# Prove that $x\in$ Clos$(S)$ if and only if $f(x)=0$.

Given a nonempty subset S of a metric space $(M,d)$, define $f:M\rightarrow \mathbb{R}$ by $f(x)=\inf \{ d(x,s):s\in S\}$

(a) Show that $x\in$ Clos$(S)$ if and only if $f(x)=0$.

(b) Show that $|f(x)-f(y)|\le d(x,y)$ for all $x,y\in M$ and conclude that $f$ is continuous.

Clos$(S)$ = $\{ x\in M \mid$ Every ball $B(x,r)$ intersects $S\}$

$B(x,r) = \{ y\in M \mid d(x,y)<r\}$

Working on (a) I am first trying to show that $x\in$ Clos$(S)$ implies $f(x)=0$. So assuming $x\in$ Clos$(S)$ then ...

is it correct to say that: there exists a ball, $B(x,r)$ that intersects $S$. Then $d(x,y)<r$ for all $r$ so $f(x)=0$.

Then my attempt at the converse. Assume $f(x)=0$. Then $d(x,s)=0$ for some $s\in S$. This implies that $x=s$ so $x\in S$ since $s\in S$. So $x\in$ Clos$(s)$.

Are my statements correct?

As for part (b) I am not entirely sure where to start, but I wanted to be sure I had part (a) first in the event that I can make use of it for (b).

If $y \in M$ and if $\varepsilon > 0$, then $d(x,y) < \varepsilon$ only if $$|f(x) - f(y)| \leq d(x,y) < \varepsilon;$$ hence continuity follows. This solves the second problem.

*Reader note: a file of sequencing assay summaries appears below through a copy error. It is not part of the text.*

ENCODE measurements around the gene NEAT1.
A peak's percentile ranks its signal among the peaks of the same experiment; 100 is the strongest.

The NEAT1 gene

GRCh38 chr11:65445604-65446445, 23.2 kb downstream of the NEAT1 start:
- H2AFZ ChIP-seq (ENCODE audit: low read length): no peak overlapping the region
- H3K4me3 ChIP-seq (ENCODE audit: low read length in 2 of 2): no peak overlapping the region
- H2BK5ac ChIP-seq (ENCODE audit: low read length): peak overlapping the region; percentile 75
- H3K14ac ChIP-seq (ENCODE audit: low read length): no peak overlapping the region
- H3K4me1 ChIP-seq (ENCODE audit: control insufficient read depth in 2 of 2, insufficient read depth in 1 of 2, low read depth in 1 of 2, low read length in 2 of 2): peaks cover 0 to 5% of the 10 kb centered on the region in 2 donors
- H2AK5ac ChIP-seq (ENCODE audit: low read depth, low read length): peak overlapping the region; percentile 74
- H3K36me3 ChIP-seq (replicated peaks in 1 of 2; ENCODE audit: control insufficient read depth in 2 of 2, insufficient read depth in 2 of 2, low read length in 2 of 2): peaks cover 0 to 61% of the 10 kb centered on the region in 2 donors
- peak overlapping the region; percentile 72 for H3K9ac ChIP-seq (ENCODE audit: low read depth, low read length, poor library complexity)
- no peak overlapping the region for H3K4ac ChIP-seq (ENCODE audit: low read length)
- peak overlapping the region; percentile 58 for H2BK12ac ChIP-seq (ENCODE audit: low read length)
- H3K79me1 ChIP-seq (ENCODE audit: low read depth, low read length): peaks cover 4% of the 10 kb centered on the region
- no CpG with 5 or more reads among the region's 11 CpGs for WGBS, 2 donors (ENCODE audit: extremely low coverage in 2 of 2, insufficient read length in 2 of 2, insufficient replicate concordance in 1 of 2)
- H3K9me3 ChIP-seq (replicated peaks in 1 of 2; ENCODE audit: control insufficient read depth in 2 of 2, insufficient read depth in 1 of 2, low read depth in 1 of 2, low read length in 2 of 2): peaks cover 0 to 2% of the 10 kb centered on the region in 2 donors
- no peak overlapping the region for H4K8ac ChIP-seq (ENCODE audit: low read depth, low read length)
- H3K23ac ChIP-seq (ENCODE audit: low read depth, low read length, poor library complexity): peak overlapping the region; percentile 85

For the first question, we prove the "only if" part first. If $x \in \overline{S}$, then for every $\varepsilon > 0$ we have $B_{M}^{x}(\varepsilon) \cap S \neq \varnothing$, where $B_{M}^{x}(\varepsilon)$ denotes the open ball over $M$ of center $x$ and radius $\varepsilon$. If $f(x) \neq 0$, then $\inf_{s \in S}d(x,s) \neq 0$; hence if $p := \inf_{s \in S}d(x,s)$, then $B_{M}^{x}(p/2) \cap S = \varnothing$, a contradiction. Conversely, suppose $x \in M$ and $f(x) = 0$. Then $p = 0$, implying that for every $\varepsilon > 0$ there is some $s \in S$ such that $p = 0 \leq d(x,s) < p + \varepsilon = \varepsilon$; hence $B^{x}_{M}(\varepsilon) \cap S \neq \varnothing$, so $x \in \overline{S}$.
Your first statement is correct: by definition, $x \in \text{Clos}(S)$ iff for any $r > 0$, $B(x,r) \cap S \neq \emptyset$, so you can take $s$ from balls with $r$ arbitrarily small. For the converse, it may be the case that no $s \in S$ satisfies $d(x,s) = 0$. Rather, you can find a sequence $\{s_n\}_n \subset S$ such that $d(x,s_n) < \frac{1}{n}$, say. Do you see how to use the definition of closure I just stated to conclude?
Also, for b), you should show that for each $s$, $d(x,s) \leq d(x,y) + d(y,s)$, so this is also true for $s$ that "minimizes" $d(y,s)$, i.e., find a sequence $\{s_n\}_n$ such that for $n$ sufficiently large, $d(y,s_n) < f(y)+\epsilon$. Thus, $d(x,s_n) < f(y) + \epsilon + d(x,y)$. You can do the same with $x$ first by symmetry. Do you see how to use the definition of $f$ to conclude in this problem?